SAVANETA, Aruba (Nov. 13, 2020) U.S. Marine Corps Staff Sgt. Joseph Deblaay, a reconnaissance Marine with C Company, 2nd Reconnaissance Battalion (Recon Bn.), 2nd Marine Division (MARDIV), ascends from the water while participating in a dive training with Dutch marines with the 32nd Raiding Squadron near Netherlands Marine Barracks Savaneta, Aruba, Nov. 13, 2020. These dive skills are critical when fighting in littoral and coastal regions. 2nd Recon Bn's mastery of these skills is paramount to integrate effectively with their naval counterparts to win the next major conflict. Being able to learn from the Dutch marines in their primary area of operation helps 2nd Recon Bn. build a faster, more mobile and more lethal force when operating in diverse locations. (U.S. Marine Corps photo by Lance Cpl. Brian Bolin Jr.)

Part Four of the series Better Test Performance the Navy SEALs Way.

In a documentary interview, Navy SEALs command psychologist, Dr. Eric Potterat, listed four key mental techniques taught to United States Navy SEAL candidates (BUD/S trainees). The third technique, self-talk, concerns how we focus our thoughts in high-stress situations.  Here’s how you can apply this to help increase your own performance.

Students who experience anxiety on the SAT, GRE, or on classroom exams often have destructive patterns of self talk.  They think to themselves, “Oh no.  I missed those last two questions.  I just know it!  I’ll probably fail this whole and make a D in the class.  I’ll have to drop out of school.  My parents are going to kill me! I’ll probably end up playing xBox 24/7, eating cheesie poofs out of the giant family-size bag, and drinking massive amounts of Mad Dog 20/20 just to drown the pain of the train wreck that is my life!”

Needless to say, that sort of thinking doesn’t help you solve the next calculus problem.  In fact, it produces massive amounts of stress chemicals that make higher-order thinking almost impossible. U.S. Navy BUD/S trainees can’t afford to think that way. It only magnifies the stress of stressful situations.

Why West Point Freshmen Failed

Consider the 1,200 freshmen who entered West Point in 1987. 100 of those freshmen quit within the first two months. 

Why?  These are some of the best and brightest young people our nation has to offer.  To even be admitted they must score high on the SAT, be in excellent physical condition, be top-ranked in high school, and have gone through a strenuous and -consuming application and admissions process.  What is it about those 100 young men and women that makes them drop out in sixty days or less?

Psychologist Martin Seligman thinks he has the answer.  In his ground-breaking book, Learned Optimism, Dr. Seligman explains that the 100 who dropped out all explained events to themselves poorly.  They tended to explain their failures in terms that were personal (“It’s my own fault”), permanent (“It will never change”), and pervasive (“It undermines everything I do”).  In short, they were pessimists.  Optimists, on the other hand, see their setbacks as not their fault, temporary, and not important in the long run.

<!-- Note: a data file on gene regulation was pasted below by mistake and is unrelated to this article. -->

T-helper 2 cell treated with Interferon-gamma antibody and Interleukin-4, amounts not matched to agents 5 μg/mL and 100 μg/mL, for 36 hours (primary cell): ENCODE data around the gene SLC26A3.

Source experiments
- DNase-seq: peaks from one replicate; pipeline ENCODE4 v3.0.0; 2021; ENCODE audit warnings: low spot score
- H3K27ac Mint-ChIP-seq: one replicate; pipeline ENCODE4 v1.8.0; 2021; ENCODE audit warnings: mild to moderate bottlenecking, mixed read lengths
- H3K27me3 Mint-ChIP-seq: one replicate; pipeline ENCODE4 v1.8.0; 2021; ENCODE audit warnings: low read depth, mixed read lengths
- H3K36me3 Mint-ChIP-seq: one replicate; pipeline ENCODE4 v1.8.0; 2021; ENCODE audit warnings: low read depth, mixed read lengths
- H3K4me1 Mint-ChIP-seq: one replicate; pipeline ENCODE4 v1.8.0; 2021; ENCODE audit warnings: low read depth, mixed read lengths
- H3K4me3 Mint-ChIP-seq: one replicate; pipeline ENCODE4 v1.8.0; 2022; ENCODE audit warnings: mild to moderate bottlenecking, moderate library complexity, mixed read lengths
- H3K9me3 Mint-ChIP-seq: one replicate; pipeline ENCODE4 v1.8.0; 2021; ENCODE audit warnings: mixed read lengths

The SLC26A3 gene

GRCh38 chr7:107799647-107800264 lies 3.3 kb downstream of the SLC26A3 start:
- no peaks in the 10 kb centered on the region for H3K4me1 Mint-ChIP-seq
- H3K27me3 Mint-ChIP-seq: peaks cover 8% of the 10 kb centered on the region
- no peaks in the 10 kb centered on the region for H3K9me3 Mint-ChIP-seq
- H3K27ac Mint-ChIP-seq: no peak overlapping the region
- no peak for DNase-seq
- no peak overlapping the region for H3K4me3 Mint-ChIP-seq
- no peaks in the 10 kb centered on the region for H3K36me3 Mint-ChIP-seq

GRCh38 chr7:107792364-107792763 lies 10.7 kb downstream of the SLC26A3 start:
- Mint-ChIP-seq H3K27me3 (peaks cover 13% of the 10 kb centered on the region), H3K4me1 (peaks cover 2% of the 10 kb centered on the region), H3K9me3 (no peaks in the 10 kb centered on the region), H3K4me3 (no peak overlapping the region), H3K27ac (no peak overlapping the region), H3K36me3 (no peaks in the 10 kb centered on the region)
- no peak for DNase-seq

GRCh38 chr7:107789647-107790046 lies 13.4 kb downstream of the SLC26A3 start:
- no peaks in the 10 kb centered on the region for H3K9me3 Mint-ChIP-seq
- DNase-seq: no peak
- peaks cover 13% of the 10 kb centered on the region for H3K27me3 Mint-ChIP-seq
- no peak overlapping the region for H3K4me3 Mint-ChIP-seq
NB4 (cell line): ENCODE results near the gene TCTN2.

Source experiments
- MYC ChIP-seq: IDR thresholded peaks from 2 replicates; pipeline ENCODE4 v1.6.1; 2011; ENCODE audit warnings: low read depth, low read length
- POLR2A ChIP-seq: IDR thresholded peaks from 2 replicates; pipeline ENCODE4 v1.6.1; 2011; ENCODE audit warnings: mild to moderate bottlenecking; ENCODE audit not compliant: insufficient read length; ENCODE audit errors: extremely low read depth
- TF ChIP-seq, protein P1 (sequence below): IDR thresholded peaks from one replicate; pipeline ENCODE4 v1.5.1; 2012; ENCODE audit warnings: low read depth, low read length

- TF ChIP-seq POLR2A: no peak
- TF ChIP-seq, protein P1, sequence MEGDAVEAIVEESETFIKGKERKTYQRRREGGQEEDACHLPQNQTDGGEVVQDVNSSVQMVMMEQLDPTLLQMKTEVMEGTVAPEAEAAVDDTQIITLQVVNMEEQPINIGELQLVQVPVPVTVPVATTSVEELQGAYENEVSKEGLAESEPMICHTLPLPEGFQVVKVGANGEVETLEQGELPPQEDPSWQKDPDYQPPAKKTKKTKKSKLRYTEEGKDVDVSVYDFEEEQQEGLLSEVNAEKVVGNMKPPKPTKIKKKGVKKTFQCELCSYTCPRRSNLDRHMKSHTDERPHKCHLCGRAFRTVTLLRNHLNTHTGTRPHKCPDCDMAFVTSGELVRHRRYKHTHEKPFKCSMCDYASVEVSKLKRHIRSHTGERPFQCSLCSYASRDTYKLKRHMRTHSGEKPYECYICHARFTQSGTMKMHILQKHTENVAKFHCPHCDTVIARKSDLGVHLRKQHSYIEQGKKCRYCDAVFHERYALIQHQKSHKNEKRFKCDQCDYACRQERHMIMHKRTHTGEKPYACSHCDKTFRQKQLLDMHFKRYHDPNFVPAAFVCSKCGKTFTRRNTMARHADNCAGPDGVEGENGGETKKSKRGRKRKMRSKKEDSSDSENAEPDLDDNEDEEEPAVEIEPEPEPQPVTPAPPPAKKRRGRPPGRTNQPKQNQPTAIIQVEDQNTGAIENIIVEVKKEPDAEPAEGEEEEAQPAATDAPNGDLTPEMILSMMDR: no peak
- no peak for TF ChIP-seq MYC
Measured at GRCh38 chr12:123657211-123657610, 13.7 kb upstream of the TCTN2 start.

Optimists turn out to be more successful than pessimists in many aspects of life.  They make better sales people, they live longer, they are less likely to get depressed or quit, they do better in school, they do better at work, and they do better at sports.  Optimist candidates are more likely to get elected.  Optimists are even healthier!

How does this affect your performance?  If you are pessimistic you tend to see a low test score as a disaster that cannot be remedied.  It’s your own fault for being lazy or stupid.  It will never change.  It will affect you entire college career.  If that’s your take on things, why bother with studying next time?  Talking to yourself in this manner causes you to give up prematurely. Even if it were true, it’s not helpful.

The Fix

Change how you talk to yourself. 

Think right now about the last you bombed.  Why did you bomb it?  Is it because you are dumb?  Now argue with that reasoning!  “Wait, I’m not dumb.  I beat my roommate in chess all the time, and she’s got a full scholarship.  Besides, I got an A in bio-chem last semester when half the failed.”

Make excuses for yourself.  “I stayed out too late the night before, and the prof put a bunch of stuff on there that she didn’t mention in class.  Besides, we get to throw out one score anyway.”  All of these excuses are fixable.  You can get to earlier.  You can go by during office hours and ask the prof to help you make sure you cover everything.

Martin Seligman’s book, Learned Optimism, is fascinating reading and provides some more in-depth hints on how to move yourself from pessimism to optimism. It’s very worth reading.

Your Personal Cheerleader

So instead of talking yourself into a panic, talk yourself into a better state.  One easy way to put this into practice is a technique I call the personal cheerleader technique.  Here’s how…

  1. Think of someone right now who encourages you when you feel defeated or depressed.  Could be your mom, dad, a coach, a boyfriend, girlfriend, whoever.
  2. Mentally take that person with you to the test.
  3. When you start to panic, have your mental cheerleader give you a little pep-talk.  “You can do this!  Don’t worry about that question.  Concentrate on the next one.”
  4. BONUS: You can take as many mental cheerleaders as you like to the test, and you can take whoever you want.  Try taking your mom or your third grade coach. Take’em both!

Changing the way you talk to yourself as a way to increase your success is supported by scads of great research.  But it doesn’t work unless you do it.  Put it into practice today. 

From the Series “Better Performance The Navy SEALs Way” Part 1 Part 2 Part 3 Part 4 Part 5

© Cody Blair, All Rights Reserved.

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